Local teen creates apps for Apple
WINCHESTER — Logan Apple’s fortuitous last name has not been lost on the 13-year-old.
The eighth-grader at Adm. Richard E. Byrd Middle School has a crop of red hair and auburn freckles, but it’s his mastery of the computer that gives his last name special meaning.
“I find it very ironic,” Logan said with a grin full of braces.
During the past year, he has programmed and developed four gaming applications for technology giant Apple Inc.
His apps can be found in the online Apple Store, where people download them to an iPhone, iPad or iPod Touch.
“I just experiment with new ideas, and I taught myself everything I know,” he said. “I’ve always been a big advocate for leaning into the future and seeking new technologies.”
Logan created his first computer game when he was 10. Shortly afterward, he designed his own website, xstargaming.webs.com. He is also the president and chief executive officer of his copyrighted company, X Star.
Logan’s passion for math and science and his love for computers soon spurred him to begin programming and developing apps.
Each endeavor involves writing code, importing pictures, creating graphics and using math equations to determine factors such as length, width, speed, and gravity.
“Every computer is blank, and I just spark the code into life,” he said.
Logan’s first gaming app was called Sun Eclipse, which he created over a couple of months during the summer. The gamer must fire at approaching enemies in space to stay alive.
Another one of his games is Space Edge, and he plans a release soon for the apps Wonderjump and Wonderjump Christmas Edition, in which the gamer directs a green thumb-shaped creature to jump and bounce on enemies.
More than 400 copies of Logan’s apps have been downloaded by people all over the world, from Korea to Brazil to China. From Nov. 4 to 11, 258 people downloaded them.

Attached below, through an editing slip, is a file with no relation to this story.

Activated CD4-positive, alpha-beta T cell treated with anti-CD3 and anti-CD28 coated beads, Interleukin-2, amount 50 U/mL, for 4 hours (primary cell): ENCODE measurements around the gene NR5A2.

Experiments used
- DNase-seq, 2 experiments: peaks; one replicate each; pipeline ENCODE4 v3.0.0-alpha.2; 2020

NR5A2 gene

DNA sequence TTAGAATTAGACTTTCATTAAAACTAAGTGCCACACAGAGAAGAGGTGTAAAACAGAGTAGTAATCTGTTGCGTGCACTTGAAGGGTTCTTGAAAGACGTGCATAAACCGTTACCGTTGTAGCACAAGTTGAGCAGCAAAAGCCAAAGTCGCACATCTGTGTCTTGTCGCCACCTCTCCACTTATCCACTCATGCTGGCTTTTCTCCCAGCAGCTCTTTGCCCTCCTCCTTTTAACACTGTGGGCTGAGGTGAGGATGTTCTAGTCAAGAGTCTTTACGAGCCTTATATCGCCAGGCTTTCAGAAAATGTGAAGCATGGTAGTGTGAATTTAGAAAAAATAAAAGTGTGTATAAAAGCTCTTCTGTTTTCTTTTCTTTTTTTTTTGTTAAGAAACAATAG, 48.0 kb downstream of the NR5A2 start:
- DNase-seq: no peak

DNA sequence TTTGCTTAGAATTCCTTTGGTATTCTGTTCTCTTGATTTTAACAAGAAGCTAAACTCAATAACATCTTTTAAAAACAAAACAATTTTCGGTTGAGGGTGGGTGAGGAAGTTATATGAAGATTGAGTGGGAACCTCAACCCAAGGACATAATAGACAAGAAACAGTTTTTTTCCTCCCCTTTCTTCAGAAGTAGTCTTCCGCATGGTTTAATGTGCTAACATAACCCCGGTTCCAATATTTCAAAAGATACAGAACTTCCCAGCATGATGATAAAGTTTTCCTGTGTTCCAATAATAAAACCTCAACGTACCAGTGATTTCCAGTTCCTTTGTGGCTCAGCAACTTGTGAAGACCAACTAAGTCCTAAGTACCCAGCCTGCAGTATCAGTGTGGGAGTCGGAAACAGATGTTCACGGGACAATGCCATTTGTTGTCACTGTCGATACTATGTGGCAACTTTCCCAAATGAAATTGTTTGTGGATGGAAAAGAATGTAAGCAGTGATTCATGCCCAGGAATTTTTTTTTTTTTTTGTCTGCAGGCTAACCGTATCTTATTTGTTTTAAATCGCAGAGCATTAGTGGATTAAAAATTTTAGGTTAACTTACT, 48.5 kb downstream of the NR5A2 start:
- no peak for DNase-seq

Along with his free apps, Logan has created some paid ones. Of these, he has sold 25 copies — netting him $35 in two months. He has also made $15 in advertisements.
Logan’s endeavors don’t come without a price — his parents have invested about $1,000 in equipment and programs to help their son achieve his dreams. He must also pay $100 a year to develop with Apple Inc., which pays him 70 percent of all sales.
“He’s the kind of kid who’s happy when he gets an external hard drive for a present,” said his mother Theresa, who works for Science Applications International Corp., a defense contractor headquartered in McLean.
“He has a passion, he has a drive; we just encourage him to get a little more rounded,” she added.
In response to this, Logan reminded his mother that he handles light and sound management for school productions and occasionally participates in archery and tennis.
Logan’s father Todd drives a bus for the Winchester Public Schools and is pursuing his teaching license.
Logan’s next project is to create Immortal Realm — a computer game with a Greek and Roman mythological theme.
He also wants to create a tablet that will be used solely for gaming.
But he won’t stop there.
“I would love to be doing this when I’m older,” Logan said, “but hopefully on a much larger scale.”
— Contact Rebecca Layne at email@example.com